Pune is a haven for researchers
I love Pune because of its perfect juxtaposition of trends and traditions. Both live cheek by jowl amicably. And, the fact that the city amenable to changes, says Sumit Paul, a Pune researcher of Semitic languages and literature.pune Updated: Aug 10, 2017 17:05 IST
Pune is a city one falls in love with at the first blush. I remember when I came to this magnificent city way back in 2000, I’d a definite plan to go back to where I came from. But I stayed back and seventeen beautiful years have elapsed. I’m a well-travelled man, having seen the whole world, yet I love Pune because there’s something in it that defies words and beats the stereotypes. Here, I’ve got everything I longed for. Seventeen years is a long time to get into the bowels of a city and know it in and out. From salubrious climate (though it’s waning fast and furious) to tastiest culinary delights, you get everything in Pune. This laid-back city and once a Pensioners’ Paradise is now a quasi-metro, throbbing with life and zest.
The friendliness of the people is really remarkable. Agreed, its transport system and auto drivers need a revamp, it’s still a relatively safe city. The booming IT industry has lent a youthful image to a traditional city of the 70s and 80s.
Being a lover and connoisseur of ancient books and texts, Pune’s BORI (Bhandarkar Oriental Research Institute) and Itihaas Sanshodhan Mandal have been of great help to me.
The best thing about Pune is its perfect juxtaposition of trends and traditions. Both live cheek by jowl amicably. One more striking quality of Pune is that it’s amenable to changes. What’s most admirable about this city is that it’s no longer in the shadow of Mumbai and despite being just 180 km from the financial capital of India, Pune has retained its distinct identity.
The Film and Television Institute of India (FTII) and National Film Archive of India (NFAI) made ‘Poona’ an international name long ago. But, at that time, its image was that of a small and serene city.
I remember the words of Ritwik Ghatak, who spent a considerable time at FTII as its director in the 60s. He said eloquently that Pune gave him the impetus to create and direct movies that could leave indelible imprints on the collective memory of cine-goers.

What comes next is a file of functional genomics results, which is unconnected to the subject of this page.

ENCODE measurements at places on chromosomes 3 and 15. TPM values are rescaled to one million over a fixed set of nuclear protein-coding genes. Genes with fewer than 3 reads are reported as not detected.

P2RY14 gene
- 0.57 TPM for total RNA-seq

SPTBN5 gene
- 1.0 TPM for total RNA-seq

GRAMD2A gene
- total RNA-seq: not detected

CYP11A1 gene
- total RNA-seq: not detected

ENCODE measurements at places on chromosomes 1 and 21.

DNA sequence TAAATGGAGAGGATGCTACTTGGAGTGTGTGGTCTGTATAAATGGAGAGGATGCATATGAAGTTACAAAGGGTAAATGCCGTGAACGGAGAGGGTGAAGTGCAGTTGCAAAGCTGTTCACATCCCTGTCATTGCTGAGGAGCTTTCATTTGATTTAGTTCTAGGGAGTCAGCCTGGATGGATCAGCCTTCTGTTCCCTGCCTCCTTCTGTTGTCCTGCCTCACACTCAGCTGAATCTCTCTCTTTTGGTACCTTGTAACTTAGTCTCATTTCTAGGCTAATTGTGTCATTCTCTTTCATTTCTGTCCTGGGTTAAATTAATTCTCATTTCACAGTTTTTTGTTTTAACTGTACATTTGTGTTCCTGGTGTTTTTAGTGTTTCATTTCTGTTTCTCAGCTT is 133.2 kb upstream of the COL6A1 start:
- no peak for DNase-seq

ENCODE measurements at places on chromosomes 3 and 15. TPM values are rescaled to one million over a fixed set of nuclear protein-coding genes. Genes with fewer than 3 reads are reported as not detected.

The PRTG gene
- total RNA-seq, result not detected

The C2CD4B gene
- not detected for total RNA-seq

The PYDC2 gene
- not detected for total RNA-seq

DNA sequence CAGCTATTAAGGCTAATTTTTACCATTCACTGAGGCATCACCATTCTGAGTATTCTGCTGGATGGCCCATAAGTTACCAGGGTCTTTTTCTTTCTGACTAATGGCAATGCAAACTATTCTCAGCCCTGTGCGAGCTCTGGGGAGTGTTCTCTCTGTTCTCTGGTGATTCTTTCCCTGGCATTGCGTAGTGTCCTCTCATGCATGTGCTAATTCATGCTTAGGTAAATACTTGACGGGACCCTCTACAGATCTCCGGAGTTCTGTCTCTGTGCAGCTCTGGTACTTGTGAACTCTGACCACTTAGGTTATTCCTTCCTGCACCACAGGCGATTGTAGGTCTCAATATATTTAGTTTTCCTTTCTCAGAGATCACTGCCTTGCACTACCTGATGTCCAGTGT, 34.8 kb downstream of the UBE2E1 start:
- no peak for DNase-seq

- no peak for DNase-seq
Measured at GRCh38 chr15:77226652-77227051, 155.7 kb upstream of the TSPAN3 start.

The interview appeared long ago in the now defunct ‘The Amrita Bazar Patrika’. The sylvan set-up of FTII gladdened the heart and mind of the maverick film-maker, who’s often justifiably compared to Satyajit Ray in cinematic excellence and creative genius.
For one thing, I shall forever remember Pune. Here at the famed Turf Club, I bumped into the legendary thespian Dilip Kumar in 2002. He was watching a cricket match on TV and I didn’t disturb him. During the break, I approached him and asked whether I was really speaking to Dilip Kumar. The fine gentleman that he’s, Dilip Kumar said politely, ‘Ji barkhurdar, aap Yusuf Khan urf Dilip Kumar se hi mukhatib hain’ (Right my dear, you’re speaking to Yusuf Khan alias Dilip Kumar).
I was on cloud 9. He asked me to sit. I never heard the kind of highfalutin Urdu which Dilip Kumar spoke. It was simply exquisite and otherworldly. He regaled me with the anecdotes from his long and distinguished film career. He profusely quoted his favourite poet Faiz Ahmad Faiz. His English was also impeccable and the most important quality was his disarming humility.
This city facilitated my unexpected meeting with the legend.
I’m also lucky to have met the great sociologist Meera Kosambi, the granddaughter of Acharya Dharmanand Kosambi, the finest exponent and exegete of Pali and Buddhist religious texts. Contrary to the general tenor that she was a supercilious lady, Meera Kosambi was a very down-to-earth scholar and we discussed Irawati Karve’s path-breaking ‘ Yuganta.’ She was the daughter of polymath Damodar Kosambi, who was a mathematician and statistician of international repute. Pune is known in western intellectual circles as ‘the city of Kosambis’!
Being the headquarters of Southern Command, I got to meet many an army top brass. This city is home to a number of retired Generals and high-ranking army officers. Very few cities, with an exception of Bengaluru of course, have all the facets of modern and vintage lifestyle like those of Pune.
Osho Rajneesh’s long and chequered association with Pune gives it a spiritual halo and aura, which’s palpable if one visits Osho Ashram at Koregaon Park. Rajneesh was a man, no one could ignore.
That’s why, years ago the perceptive Khushwant Singh predicted that Pune would one day become a really top-notch city. That was in 1969. His prophetic words have come true. He should have been alive to see Pune’s exponential growth in every sphere. I’m sure, he had the idea of this city growing by leaps and bounds because he died just a couple of years ago and his editor son Rahul Singh used to visit Pune.
Every city has its plus and minus aspects. Pune is no exception. But in the case and context of totality, pluses outnumber minuses. In a nutshell, it’s a splendid city and I call it my home.